Franciscan Saints, March-April 2017

I can see that preparing a more detailed post on Bl. Ludovica is going to take some time, as I work my way through her seventeenth-century biography, so I want to take a little time out to share a fascinating manuscript discovery I recently made about St. Elizabeth of Hungary, which will also give me a chance to talk about how medieval people read saints’ lives, as witnessed by biographies of her in the vernacular.

How Medieval People Read Saints’ Lives

elisabethpriant(avecange)BNfr185When I was studying for my Ph.D. in History at Fordham, I took a course in Manuscript Culture. The word “culture” is important. A few years previously, our course work in this area would have been limited to classes called Textual Criticism or Manuscript Editing, and would have been limited to teaching us how to recover the original text of a work from the various manuscripts. The new name is representative of an important change in the scholarly approach to the subject that took place before I began my studies. Now, as I discovered in class, looking at a manuscript can yield more than just a text: it can offer historians a rewarding glimpse into the people and culture that produced and used the manuscript. Manuscripts can often tell very interesting stories about their users. So I thought it would be fun to use my recent accidental discovery of a manuscript about St. Elizabeth of Hungary to illustrate for my readers what historians can find out from this kind of study.

My discovery took place at the end of March, while I was searching on Gallica, the online digital collection of books and manuscripts of the Bibliotheque Nationale in Paris, hoping to find a digital back issue of the journal Esprit et Vie for a project I was working on. My search query didn’t return what I was looking for, but it did bring up a medieval manuscript called in French “Vies des saints” (lives of the saints). Immediately curious, I clicked on the file, and found that it contained a life of St. Elizabeth. This was a delightful surprise, since back in 2008-2011, when I was working on my documentary on her, many of the manuscripts of the library had not yet been digitized, or at least only their illuminated miniatures had, so this opened up a new world to me.

The manuscript is BN francais 13496, which, judging by the style of the script, was written sometime between 1270 and 1320.[1] It has a number of miniatures, including one of St. Elizabeth, but unfortunately was digitized only in black and white.

First, the text: The life of St. Elizabeth is a rather close French translation of the Libellus, which contains the longer version of the testimonies of Elizabeth’s handmaids at her canonization process. But it has an introduction of its own, not found in other versions. It not only traces her ancestry from the Hungarian Arpad dynasty, but describes her family’s relation to the Capetian royal house of France. The author notes that Agnes of Meran, sister of Elizabeth’s mother, Gertrude, was married to King Philip Augustus of France, and had a son, Philip, the count of Boulogne (St. Elizabeth’s first cousin). It also notes “Ses freres ot nom li rois Bela, qui encore regnoit l’an de l’incarnation Notre Seingnour mil et cc et lxiii” [Her brother was named King Bela (of Hungary), who was still reigning in the year of the Incarnation of our Lord 1263].[2] This gives us a very good idea of when this life was written: in 1263, or very shortly thereafter, and that it was written by someone with an interest in royal genealogy. This makes it the earliest vernacular translation of the Libellus I know of, and this alone makes it of interest, though it is far from the only interesting thing about it.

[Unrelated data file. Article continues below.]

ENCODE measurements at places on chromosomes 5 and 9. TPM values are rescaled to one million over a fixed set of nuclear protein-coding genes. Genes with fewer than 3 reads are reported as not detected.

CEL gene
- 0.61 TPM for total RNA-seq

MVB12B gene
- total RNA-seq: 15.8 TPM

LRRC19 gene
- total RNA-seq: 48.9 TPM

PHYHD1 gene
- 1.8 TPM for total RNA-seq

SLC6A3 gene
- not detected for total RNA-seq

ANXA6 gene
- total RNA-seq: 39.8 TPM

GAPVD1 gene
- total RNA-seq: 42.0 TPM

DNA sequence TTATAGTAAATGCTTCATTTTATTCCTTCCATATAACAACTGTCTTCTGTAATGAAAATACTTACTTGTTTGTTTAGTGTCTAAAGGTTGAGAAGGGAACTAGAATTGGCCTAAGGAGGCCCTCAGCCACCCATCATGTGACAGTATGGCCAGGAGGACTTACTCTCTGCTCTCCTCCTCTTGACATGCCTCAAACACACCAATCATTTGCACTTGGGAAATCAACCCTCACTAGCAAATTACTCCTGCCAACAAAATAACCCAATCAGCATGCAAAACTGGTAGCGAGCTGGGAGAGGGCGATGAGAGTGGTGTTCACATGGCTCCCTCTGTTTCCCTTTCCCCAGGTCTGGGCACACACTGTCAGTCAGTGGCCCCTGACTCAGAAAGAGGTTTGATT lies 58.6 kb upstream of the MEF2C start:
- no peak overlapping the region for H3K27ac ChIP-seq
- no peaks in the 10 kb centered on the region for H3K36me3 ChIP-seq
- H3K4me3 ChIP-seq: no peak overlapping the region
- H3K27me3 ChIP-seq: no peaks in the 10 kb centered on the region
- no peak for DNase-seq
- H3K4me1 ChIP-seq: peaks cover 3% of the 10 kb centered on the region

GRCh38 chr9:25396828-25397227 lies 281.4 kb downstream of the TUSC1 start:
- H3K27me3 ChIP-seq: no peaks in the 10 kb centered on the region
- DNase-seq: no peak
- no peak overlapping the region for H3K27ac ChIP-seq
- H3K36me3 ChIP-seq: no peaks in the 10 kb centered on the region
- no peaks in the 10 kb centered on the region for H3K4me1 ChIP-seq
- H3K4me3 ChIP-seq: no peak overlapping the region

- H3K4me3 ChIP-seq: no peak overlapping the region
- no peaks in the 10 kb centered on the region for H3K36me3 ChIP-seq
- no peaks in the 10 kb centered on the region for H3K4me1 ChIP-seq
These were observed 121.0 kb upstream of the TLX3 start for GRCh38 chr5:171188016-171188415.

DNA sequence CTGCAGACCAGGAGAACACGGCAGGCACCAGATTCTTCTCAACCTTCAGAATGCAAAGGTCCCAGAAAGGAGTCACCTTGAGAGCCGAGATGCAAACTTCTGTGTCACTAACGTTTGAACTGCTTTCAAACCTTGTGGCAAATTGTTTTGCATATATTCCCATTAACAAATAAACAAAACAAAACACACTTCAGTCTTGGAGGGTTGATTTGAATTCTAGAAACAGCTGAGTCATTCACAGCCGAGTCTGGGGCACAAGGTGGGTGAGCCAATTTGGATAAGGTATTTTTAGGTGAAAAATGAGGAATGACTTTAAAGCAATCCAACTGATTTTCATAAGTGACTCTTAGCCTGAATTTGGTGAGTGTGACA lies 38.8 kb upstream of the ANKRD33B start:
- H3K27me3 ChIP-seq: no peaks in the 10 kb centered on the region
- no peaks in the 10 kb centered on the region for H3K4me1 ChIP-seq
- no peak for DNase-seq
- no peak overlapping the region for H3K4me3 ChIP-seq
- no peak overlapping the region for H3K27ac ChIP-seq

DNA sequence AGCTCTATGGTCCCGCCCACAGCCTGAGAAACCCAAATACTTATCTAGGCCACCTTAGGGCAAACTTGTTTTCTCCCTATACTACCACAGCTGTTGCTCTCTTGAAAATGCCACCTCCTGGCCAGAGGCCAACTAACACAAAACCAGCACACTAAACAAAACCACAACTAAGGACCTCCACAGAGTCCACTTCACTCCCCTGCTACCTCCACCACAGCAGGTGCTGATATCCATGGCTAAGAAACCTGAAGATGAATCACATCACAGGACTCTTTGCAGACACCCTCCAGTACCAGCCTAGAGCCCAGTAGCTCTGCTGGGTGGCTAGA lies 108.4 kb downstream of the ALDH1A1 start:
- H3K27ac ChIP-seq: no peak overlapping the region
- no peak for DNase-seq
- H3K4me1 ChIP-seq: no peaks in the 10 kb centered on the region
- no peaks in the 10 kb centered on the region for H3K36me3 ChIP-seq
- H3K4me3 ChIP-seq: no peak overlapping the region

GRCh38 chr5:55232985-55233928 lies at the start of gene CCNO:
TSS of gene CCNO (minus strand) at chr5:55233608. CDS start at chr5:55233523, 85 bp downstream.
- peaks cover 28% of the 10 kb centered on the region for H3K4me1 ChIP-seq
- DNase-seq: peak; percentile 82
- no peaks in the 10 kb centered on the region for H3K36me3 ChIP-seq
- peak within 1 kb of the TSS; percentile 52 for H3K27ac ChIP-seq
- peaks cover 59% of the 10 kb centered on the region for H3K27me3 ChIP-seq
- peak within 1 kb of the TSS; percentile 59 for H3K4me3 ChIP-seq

illumination-1The subject of the small, rather clumsy miniature of St. Elizabeth inside the initial at the beginning of the life is hard to identify, since it doesn’t really fit the known iconography. Elizabeth is alone, kneeling in prayer, on or alongside what looks like a draped colored cloth falling near her, and on the other side, an object draped in white cloth. My guess is that it portrays a scene from the Libellus where Elizabeth, as a young married woman, prays at night by her and her noble husband Ludwig’s bed, which is surrounded by bed curtains.

The manuscript contains the lives of several saints closely associated with hospital work, or who were patrons of the sick or of those with certain diseases. St. Julian the Hospitaller, St. Julianna (patron of the sick), St. Lazarus (after whom many leper hospitals were named), St. Lucy (patron of those suffering from diseases of the eyes), and of course, St. Elizabeth, famous for her founding of hospitals. The lives in the manuscript are in different hands and were evidently put together after being copied, so they were most likely chosen with this theme in mind. The manuscript has a close connection with the Burgundian house as well, for it also contains a life of the ninth-century nobleman, Girart de Roussillon, an ancestor of the Dukes of Burgundy.